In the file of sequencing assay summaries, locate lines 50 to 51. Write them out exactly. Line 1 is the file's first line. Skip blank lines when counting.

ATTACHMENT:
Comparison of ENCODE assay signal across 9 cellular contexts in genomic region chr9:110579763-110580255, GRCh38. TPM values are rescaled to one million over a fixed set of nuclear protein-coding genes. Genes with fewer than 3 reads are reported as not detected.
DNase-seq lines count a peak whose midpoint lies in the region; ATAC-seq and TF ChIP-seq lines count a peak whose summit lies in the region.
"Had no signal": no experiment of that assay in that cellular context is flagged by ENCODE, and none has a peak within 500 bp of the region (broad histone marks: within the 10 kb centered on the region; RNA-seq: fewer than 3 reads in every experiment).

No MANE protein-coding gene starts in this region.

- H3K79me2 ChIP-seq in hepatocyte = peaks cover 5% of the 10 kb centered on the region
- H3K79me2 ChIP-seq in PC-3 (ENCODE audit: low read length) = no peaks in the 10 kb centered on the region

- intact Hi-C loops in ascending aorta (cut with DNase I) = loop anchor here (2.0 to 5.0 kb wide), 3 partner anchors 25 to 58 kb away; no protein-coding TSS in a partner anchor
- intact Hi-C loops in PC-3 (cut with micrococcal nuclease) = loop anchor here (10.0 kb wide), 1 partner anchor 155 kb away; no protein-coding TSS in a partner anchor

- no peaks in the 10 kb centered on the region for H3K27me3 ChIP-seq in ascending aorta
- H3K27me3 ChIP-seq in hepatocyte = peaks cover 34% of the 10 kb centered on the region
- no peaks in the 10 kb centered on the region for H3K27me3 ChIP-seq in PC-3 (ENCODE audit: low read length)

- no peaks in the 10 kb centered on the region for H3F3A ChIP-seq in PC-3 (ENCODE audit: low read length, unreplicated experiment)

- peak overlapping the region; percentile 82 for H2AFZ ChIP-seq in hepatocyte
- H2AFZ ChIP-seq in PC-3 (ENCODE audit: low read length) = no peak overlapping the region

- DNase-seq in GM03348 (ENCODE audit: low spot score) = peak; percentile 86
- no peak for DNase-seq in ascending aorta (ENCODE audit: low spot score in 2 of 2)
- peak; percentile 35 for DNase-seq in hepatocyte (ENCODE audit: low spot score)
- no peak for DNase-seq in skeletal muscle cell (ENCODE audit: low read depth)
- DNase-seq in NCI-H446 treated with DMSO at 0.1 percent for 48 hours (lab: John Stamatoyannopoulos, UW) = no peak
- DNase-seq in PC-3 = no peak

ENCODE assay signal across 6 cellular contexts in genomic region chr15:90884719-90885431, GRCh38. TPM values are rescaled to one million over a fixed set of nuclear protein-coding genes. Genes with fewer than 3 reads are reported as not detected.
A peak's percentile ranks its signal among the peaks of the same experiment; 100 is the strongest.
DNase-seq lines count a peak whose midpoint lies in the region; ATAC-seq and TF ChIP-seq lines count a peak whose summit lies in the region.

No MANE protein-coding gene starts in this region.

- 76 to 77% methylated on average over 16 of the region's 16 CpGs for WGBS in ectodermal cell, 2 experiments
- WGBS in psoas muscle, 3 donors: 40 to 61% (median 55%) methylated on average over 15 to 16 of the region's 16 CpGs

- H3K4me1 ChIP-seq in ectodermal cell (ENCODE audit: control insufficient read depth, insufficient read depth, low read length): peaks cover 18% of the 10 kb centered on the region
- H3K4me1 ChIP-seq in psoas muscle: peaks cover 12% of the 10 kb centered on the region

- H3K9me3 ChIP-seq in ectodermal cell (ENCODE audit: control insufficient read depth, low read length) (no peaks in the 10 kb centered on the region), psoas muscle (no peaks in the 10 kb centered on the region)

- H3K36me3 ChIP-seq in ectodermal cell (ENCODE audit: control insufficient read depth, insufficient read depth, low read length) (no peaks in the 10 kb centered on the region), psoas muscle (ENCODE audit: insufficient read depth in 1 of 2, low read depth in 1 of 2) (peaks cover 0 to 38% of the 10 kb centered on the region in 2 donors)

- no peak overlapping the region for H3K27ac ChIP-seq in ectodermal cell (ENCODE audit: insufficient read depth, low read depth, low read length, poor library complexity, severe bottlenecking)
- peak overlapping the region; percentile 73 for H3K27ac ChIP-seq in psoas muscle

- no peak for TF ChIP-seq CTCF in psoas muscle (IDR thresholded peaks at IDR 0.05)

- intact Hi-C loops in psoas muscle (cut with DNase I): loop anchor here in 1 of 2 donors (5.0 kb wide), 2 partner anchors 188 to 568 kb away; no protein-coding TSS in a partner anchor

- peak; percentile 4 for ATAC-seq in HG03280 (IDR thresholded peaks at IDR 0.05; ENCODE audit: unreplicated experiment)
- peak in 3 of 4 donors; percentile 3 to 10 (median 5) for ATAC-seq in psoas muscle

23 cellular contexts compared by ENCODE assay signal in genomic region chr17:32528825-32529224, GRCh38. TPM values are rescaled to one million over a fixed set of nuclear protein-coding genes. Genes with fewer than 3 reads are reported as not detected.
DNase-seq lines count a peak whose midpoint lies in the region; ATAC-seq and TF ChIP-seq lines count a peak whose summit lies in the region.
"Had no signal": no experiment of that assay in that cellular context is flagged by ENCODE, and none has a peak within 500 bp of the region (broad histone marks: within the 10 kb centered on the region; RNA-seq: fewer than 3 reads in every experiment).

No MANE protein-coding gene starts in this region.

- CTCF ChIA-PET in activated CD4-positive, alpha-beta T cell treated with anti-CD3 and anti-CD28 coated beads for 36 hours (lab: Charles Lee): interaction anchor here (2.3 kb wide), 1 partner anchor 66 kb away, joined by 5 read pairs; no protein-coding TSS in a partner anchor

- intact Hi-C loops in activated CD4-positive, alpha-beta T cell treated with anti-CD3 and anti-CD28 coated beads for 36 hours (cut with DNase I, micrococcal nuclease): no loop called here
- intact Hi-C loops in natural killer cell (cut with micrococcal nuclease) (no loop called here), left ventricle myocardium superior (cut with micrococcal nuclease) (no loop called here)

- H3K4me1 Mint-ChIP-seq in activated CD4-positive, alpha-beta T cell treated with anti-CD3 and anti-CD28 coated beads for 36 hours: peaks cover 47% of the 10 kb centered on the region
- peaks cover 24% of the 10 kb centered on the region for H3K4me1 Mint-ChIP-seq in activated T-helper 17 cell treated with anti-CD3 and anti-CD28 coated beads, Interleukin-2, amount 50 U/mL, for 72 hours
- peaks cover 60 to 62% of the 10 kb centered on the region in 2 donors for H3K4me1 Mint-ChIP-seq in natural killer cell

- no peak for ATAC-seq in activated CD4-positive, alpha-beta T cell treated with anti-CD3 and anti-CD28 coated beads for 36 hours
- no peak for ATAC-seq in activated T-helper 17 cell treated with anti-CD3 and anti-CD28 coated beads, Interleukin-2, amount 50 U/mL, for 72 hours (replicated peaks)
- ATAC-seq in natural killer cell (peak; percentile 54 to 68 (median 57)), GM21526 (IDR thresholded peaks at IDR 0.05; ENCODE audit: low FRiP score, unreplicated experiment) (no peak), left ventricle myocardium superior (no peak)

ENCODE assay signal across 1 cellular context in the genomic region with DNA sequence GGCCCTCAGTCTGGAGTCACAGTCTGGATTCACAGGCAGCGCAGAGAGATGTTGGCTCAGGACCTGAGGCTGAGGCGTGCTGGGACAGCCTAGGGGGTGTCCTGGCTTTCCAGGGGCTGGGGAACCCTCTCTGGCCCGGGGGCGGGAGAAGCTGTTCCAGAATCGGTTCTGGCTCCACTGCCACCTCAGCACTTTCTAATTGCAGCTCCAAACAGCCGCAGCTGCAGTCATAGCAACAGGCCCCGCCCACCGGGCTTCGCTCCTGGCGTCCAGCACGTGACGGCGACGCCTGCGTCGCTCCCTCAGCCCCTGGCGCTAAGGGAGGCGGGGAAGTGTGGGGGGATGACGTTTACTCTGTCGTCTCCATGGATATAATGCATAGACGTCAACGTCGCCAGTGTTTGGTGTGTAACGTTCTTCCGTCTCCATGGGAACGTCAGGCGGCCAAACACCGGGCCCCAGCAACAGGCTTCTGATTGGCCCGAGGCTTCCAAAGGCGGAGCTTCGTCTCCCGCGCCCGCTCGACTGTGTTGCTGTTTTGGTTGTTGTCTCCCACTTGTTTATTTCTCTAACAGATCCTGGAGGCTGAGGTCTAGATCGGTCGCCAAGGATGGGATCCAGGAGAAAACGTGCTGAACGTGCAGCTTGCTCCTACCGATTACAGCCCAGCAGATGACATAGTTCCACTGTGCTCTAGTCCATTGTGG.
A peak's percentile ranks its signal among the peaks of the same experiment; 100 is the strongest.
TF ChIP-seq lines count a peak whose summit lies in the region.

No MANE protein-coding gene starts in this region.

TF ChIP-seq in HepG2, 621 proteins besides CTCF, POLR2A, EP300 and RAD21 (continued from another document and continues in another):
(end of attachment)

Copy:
ENCODE assay signal across 1 cellular context in the genomic region with DNA sequence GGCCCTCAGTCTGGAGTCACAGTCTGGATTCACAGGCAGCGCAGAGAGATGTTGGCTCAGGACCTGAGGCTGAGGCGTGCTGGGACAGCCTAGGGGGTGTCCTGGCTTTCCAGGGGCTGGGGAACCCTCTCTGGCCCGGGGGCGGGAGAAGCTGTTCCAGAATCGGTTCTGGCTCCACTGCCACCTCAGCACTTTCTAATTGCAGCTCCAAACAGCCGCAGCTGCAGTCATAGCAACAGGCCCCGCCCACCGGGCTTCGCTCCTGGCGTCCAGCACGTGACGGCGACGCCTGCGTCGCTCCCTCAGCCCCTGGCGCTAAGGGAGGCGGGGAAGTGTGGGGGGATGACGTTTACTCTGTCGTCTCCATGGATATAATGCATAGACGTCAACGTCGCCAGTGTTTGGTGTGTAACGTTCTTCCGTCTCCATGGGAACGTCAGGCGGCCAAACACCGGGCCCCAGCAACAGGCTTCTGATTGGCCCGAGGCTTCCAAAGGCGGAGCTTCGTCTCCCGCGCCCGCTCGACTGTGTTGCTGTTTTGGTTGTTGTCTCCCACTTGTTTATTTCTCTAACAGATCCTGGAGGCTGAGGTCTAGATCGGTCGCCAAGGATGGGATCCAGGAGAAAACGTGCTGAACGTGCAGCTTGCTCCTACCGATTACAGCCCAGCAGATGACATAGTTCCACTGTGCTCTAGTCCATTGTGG.
A peak's percentile ranks its signal among the peaks of the same experiment; 100 is the strongest.